Leon Walczak, 61; Sage Of Washington Politics

Leon Walczak won honors for national political coverage.
Leon Walczak won honors for national political coverage. (Family Photo - Family Photo)
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By Joe Holley
Washington Post Staff Writer
Thursday, April 3, 2008

Leon Walczak, 61, a retired Washington bureau chief for Business Week and a writer and editor who specialized in national politics, died March 28 of pancreatic cancer at Suburban Hospital in Bethesda. He was a Kensington resident.

Mr. Walczak, known as "Lee," retired from Business Week in 2006 and then became a political news editor with Bloomberg News when the network was increasing its political coverage.

"We were green, we were just starting to do things we hadn't done before, covering politics and political Washington, and Lee was a mentor to those reporters," said Al Hunt, Bloomberg's executive editor in Washington. "He was smart, he knew a lot of people, had great judgment. . . ."

Doctors diagnosed Mr. Walczak's cancer within a week after he started his new job, but he kept working. For a time he drove to Baltimore for early-morning treatments and then drove in to his Bloomberg office in downtown Washington. He remained on the job until two weeks before his death, sending e-mails to the office from his hospital bed.

"He was a true profile in courage," Hunt said. "He never complained."

Mr. Walczak was born in Moscow to Polish Jewish parents who were assigned to the Polish embassy. His father had been a partisan fighter in the resistance during World War II and after the war was rewarded with embassy assignments. He changed his Jewish surname from Zucker to Walczak at the request of his Polish colleagues.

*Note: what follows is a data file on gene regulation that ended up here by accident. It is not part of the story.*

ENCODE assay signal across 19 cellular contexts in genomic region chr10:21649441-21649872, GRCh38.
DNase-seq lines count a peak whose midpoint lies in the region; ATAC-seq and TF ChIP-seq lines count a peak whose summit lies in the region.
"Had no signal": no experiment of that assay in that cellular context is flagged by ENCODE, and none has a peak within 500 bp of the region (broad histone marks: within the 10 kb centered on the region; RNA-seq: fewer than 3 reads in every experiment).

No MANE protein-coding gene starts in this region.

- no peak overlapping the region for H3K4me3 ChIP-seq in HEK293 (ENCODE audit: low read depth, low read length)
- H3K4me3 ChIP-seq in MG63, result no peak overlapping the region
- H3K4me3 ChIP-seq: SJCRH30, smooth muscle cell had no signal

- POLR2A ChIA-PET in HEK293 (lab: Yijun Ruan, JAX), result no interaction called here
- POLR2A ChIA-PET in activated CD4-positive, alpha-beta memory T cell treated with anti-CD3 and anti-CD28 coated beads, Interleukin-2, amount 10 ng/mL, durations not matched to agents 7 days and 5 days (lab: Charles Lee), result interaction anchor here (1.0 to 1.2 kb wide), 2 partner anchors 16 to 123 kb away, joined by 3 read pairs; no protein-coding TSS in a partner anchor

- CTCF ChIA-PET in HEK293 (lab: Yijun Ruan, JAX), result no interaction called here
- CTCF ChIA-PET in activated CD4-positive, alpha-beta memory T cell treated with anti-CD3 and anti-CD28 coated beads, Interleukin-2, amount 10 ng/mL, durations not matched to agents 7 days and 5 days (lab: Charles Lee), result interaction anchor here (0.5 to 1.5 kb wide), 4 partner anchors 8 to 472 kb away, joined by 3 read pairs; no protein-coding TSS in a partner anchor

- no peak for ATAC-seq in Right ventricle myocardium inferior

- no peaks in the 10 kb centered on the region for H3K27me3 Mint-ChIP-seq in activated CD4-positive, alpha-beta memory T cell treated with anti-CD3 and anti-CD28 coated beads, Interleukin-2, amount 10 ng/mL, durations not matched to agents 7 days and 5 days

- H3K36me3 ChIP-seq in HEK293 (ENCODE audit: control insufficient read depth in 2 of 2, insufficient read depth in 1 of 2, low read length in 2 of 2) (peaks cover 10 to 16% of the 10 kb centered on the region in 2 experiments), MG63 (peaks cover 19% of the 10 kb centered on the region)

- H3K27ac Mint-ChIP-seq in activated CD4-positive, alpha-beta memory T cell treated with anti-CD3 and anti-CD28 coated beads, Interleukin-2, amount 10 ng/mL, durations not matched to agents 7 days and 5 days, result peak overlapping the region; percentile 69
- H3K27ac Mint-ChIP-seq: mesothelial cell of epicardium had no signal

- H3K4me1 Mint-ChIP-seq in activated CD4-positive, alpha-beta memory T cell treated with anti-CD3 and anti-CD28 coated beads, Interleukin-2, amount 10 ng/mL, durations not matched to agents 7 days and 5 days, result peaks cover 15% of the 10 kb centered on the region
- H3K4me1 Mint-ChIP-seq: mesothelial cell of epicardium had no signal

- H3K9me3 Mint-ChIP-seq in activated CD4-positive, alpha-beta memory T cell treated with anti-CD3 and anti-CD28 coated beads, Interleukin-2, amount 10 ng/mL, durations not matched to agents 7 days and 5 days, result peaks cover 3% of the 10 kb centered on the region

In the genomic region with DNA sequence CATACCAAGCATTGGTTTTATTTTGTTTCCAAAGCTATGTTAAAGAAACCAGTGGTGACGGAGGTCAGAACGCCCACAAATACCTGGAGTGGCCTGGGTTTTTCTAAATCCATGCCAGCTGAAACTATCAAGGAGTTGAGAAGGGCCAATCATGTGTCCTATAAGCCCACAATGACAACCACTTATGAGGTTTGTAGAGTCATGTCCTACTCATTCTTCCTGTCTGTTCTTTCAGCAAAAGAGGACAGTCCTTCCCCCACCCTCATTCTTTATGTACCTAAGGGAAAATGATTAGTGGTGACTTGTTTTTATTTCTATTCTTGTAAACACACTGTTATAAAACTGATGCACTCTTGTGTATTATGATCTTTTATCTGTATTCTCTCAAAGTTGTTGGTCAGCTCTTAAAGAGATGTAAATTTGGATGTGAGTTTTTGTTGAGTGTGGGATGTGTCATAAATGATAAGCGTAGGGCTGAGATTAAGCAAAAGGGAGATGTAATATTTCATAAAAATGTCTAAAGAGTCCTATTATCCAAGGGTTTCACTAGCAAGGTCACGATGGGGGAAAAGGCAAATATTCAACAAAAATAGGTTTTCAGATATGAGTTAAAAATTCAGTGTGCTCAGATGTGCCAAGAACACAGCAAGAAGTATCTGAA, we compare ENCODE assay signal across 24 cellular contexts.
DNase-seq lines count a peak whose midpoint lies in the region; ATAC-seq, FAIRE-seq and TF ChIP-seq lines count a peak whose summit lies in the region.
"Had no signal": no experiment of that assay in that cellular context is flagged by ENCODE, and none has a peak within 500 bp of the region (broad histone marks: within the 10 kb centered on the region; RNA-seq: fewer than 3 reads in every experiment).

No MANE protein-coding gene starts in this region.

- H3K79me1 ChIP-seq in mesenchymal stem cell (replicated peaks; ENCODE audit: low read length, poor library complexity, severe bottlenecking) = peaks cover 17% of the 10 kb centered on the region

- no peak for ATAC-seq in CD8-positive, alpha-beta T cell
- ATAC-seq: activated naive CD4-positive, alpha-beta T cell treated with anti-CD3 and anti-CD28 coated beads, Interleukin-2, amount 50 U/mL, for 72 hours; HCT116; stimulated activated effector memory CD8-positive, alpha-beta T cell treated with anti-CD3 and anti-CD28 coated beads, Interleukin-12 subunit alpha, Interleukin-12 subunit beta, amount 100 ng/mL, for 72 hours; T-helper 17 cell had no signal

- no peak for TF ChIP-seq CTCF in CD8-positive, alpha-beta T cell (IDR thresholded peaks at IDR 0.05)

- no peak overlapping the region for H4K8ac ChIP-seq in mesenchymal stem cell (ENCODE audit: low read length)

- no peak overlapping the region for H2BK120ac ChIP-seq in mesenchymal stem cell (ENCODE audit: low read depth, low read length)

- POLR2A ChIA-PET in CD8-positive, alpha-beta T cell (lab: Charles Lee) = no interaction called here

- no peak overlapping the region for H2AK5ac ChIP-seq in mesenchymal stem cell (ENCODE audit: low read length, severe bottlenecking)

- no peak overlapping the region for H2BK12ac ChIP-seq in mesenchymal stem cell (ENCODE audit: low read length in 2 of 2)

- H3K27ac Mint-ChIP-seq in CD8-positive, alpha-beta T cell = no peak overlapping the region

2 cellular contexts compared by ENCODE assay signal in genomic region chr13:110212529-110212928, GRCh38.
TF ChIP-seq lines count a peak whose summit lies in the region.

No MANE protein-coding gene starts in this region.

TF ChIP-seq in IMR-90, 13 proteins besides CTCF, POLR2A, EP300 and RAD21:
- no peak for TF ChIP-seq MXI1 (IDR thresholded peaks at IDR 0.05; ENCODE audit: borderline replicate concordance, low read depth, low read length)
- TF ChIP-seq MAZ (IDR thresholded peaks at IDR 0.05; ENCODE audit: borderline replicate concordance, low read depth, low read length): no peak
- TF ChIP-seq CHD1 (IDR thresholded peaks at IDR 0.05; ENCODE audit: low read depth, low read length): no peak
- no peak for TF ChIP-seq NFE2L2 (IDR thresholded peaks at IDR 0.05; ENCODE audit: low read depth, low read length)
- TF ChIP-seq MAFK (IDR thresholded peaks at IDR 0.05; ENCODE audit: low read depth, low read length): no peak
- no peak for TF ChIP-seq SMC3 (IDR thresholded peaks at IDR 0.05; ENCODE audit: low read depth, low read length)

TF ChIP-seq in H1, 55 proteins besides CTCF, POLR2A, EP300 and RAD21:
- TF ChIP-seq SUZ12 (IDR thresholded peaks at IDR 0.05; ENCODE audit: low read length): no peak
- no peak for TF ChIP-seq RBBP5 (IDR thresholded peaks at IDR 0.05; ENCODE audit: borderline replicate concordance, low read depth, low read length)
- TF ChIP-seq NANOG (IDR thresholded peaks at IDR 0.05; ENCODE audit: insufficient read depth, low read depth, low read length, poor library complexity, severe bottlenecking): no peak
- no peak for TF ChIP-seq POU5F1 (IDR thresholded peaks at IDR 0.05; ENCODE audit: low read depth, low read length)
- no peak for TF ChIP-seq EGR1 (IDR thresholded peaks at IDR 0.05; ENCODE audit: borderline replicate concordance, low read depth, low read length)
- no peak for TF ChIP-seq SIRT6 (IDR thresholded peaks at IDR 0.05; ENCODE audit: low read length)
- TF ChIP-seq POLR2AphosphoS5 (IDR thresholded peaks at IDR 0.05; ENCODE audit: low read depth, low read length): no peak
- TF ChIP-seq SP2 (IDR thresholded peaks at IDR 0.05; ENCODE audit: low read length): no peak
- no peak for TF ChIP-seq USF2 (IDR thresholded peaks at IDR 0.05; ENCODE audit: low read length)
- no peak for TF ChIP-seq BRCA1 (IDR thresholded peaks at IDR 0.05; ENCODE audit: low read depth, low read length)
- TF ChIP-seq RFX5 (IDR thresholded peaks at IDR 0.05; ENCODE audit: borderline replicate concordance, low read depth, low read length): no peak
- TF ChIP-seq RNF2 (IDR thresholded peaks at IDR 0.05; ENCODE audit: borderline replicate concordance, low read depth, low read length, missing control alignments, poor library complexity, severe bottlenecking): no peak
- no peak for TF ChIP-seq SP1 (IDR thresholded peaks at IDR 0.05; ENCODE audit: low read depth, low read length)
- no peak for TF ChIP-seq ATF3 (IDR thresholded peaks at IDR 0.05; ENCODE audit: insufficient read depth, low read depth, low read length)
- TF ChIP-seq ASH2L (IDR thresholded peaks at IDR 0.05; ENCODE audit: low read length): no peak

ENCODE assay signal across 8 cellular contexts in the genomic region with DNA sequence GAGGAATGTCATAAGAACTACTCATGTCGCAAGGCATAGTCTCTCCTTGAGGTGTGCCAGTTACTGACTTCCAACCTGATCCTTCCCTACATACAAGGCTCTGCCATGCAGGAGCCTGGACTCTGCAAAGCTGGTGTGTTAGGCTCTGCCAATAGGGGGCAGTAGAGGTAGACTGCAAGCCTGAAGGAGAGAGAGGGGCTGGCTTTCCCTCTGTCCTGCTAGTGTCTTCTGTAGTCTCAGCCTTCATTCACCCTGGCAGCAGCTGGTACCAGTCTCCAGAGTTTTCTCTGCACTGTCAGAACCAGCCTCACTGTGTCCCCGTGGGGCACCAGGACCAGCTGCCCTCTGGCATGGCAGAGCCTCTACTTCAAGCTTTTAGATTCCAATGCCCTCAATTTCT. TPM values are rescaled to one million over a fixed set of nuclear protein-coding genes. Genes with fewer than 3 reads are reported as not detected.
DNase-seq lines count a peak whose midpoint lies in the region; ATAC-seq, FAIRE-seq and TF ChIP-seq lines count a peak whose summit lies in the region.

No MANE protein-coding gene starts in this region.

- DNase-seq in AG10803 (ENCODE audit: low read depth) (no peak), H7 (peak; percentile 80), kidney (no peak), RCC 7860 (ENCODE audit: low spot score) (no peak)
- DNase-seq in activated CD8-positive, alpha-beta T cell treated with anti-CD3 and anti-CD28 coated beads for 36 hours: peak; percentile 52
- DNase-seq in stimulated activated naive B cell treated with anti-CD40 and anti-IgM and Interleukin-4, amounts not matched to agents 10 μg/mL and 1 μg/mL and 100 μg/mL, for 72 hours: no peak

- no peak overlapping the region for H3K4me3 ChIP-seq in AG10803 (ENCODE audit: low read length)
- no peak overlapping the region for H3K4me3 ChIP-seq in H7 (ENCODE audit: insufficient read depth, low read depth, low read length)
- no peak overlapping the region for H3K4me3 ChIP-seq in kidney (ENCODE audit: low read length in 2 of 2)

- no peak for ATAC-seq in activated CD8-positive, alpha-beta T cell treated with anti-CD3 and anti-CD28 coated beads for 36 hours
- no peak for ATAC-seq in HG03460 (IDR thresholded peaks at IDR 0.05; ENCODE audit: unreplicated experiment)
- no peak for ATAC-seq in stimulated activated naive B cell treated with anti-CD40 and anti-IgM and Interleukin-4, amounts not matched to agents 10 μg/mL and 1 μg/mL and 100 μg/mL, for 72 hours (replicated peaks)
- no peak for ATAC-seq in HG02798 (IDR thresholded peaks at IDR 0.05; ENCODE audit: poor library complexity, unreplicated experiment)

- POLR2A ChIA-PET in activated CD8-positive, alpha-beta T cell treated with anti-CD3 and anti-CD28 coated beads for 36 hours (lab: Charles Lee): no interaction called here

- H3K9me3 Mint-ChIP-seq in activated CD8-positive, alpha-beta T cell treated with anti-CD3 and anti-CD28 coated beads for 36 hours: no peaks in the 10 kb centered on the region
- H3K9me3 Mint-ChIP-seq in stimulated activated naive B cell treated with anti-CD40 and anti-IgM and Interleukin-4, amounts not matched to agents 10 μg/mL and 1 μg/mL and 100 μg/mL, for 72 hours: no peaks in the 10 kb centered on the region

In the late 1940s, young Mr. Walczak moved with his parents to the Polish embassy in Washington, where his father worked as a diplomatic courier. As the father's tour was coming to an end, the family defected.

The elder Walczak took a number of jobs in the Washington area before buying several neighborhood grocery stores, and Mr. Walczak grew up "above the store" in the District. He became a U.S. citizen in the early 1960s, and he once recalled being asked on his citizenship test what U.S. holiday fell in October. "Halloween?" he ventured.

The family later moved to Silver Spring, and Mr. Walczak graduated from Montgomery Blair High School in 1963. Taking his father's advice to do what he loved and what he was good at, he received a bachelor's degree in journalism from the University of Maryland in 1968 and a master's degree in magazine journalism from the University of Missouri in 1970.

He began his career in 1969 as an editorial trainee in the Washington bureau of McGraw-Hill World News, which included Business Week. He worked in the magazine's New York bureau in 1970-71, before returning to Washington. He was named White House correspondent in 1974, bureau chief in 1986 and senior editor in 1989.

"He was very tough-minded, always good about asking the tough questions," said former Business Week editor in chief Steve Shepard, who met Mr. Walczak in 1969. "He was very demanding of himself and others. He trained a lot of people with what I call tough love."

Shepard recalled that Mr. Walczak produced a number of notable stories in Business Week, including a 1994 cover story, "The Conservative Agenda," assessing the Republican takeover of the House and Senate and its dire implications for the Clinton White House.

"When Bill Clinton and the Democrats stormed to power in 1992, their anthem was the 1970s rock ditty 'Don't Stop Thinking About Tomorrow,' " he wrote. "In the aftermath of their crushing defeat on Nov. 8, Democrats are humming a different tune, the 1960s surf classic 'Wipeout.' And you have to go back even further than that -- to 1952, to be exact -- to truly understand the magnitude of the catastrophe that befell the Democrats. . . . "

The story was a finalist for the George Polk Award. Mr. Walczak also won a first-place Clarion Award in 2002 for "Act of War," Business Week's breaking news coverage of Sept. 11, 2001.

Mr. Walczak was a sports car enthusiast and, in years past, an amateur race car driver who competed in his Porsche on tracks across the Northeast.

Survivors include his wife of 19 years, Maria Recio Walczak of Kensington; two daughters, Alexa Walczak and Alanna Walczak, also of Kensington; and a brother, David Walczak of Pikesville, Md.

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